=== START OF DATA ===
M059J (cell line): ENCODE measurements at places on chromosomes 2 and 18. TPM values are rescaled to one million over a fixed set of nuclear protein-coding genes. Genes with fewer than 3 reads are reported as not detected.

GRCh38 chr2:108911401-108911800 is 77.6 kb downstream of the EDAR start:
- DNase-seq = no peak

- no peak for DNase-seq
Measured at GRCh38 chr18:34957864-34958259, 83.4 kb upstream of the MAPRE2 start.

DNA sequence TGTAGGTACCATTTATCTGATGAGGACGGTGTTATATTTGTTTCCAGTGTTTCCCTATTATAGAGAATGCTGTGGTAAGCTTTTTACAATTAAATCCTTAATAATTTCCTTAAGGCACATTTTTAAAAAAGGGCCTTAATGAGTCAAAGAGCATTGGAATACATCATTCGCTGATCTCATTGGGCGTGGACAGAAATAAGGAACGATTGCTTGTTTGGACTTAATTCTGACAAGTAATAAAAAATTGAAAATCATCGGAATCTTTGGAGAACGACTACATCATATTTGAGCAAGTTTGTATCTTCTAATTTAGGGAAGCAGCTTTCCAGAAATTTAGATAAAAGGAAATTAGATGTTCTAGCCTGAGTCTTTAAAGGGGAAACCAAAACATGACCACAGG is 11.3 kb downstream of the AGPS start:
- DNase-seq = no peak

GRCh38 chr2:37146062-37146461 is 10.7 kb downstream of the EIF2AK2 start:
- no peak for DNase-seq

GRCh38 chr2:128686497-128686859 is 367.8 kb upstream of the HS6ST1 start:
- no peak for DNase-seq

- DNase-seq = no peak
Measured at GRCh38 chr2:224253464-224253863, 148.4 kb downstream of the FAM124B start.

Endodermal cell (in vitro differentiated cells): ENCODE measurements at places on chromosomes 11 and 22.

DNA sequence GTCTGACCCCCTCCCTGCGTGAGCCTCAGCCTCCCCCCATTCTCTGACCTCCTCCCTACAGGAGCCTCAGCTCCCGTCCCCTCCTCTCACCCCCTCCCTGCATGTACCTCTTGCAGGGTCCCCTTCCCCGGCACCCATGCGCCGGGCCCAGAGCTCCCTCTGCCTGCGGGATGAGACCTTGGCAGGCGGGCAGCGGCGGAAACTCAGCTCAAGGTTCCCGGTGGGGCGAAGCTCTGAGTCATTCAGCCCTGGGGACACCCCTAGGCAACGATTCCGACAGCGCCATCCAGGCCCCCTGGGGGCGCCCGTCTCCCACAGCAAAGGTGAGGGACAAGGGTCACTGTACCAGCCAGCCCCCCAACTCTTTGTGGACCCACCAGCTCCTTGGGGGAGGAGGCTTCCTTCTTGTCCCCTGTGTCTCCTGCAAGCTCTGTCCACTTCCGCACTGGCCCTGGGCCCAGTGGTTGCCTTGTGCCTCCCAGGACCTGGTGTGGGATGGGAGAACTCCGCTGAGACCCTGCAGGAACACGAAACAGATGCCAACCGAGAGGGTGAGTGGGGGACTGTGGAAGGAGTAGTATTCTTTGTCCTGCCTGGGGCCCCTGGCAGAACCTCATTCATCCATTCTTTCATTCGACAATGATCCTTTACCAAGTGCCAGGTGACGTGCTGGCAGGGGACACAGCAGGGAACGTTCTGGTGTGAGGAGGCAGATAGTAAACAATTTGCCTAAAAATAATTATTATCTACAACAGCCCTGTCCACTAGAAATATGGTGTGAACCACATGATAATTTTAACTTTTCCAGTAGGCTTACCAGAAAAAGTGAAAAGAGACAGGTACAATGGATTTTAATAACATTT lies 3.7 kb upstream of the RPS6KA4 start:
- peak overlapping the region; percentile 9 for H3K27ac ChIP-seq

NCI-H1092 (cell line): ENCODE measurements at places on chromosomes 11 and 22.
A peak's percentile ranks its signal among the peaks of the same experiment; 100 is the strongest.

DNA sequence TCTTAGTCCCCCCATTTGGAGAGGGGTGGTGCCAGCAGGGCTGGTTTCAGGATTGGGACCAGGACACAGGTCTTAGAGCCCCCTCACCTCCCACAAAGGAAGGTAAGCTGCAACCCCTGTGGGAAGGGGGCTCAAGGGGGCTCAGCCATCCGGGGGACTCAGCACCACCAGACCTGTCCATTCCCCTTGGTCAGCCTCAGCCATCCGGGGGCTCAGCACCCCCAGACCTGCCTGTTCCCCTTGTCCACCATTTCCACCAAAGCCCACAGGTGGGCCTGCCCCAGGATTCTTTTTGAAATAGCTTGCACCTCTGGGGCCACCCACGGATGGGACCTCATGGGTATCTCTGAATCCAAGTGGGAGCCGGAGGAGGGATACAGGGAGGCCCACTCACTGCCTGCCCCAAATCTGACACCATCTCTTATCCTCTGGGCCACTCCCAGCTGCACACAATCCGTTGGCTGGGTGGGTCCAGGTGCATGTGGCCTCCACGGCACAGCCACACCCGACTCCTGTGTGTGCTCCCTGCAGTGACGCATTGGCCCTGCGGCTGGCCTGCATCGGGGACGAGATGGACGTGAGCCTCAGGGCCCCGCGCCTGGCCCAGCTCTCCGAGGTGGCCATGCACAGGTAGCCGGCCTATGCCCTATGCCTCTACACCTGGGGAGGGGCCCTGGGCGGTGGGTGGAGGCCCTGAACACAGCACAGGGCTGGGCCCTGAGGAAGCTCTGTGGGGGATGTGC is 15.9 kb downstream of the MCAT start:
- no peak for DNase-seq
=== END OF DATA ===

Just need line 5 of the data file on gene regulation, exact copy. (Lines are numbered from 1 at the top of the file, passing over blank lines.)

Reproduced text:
Measured at GRCh38 chr18:34957864-34958259, 83.4 kb upstream of the MAPRE2 start.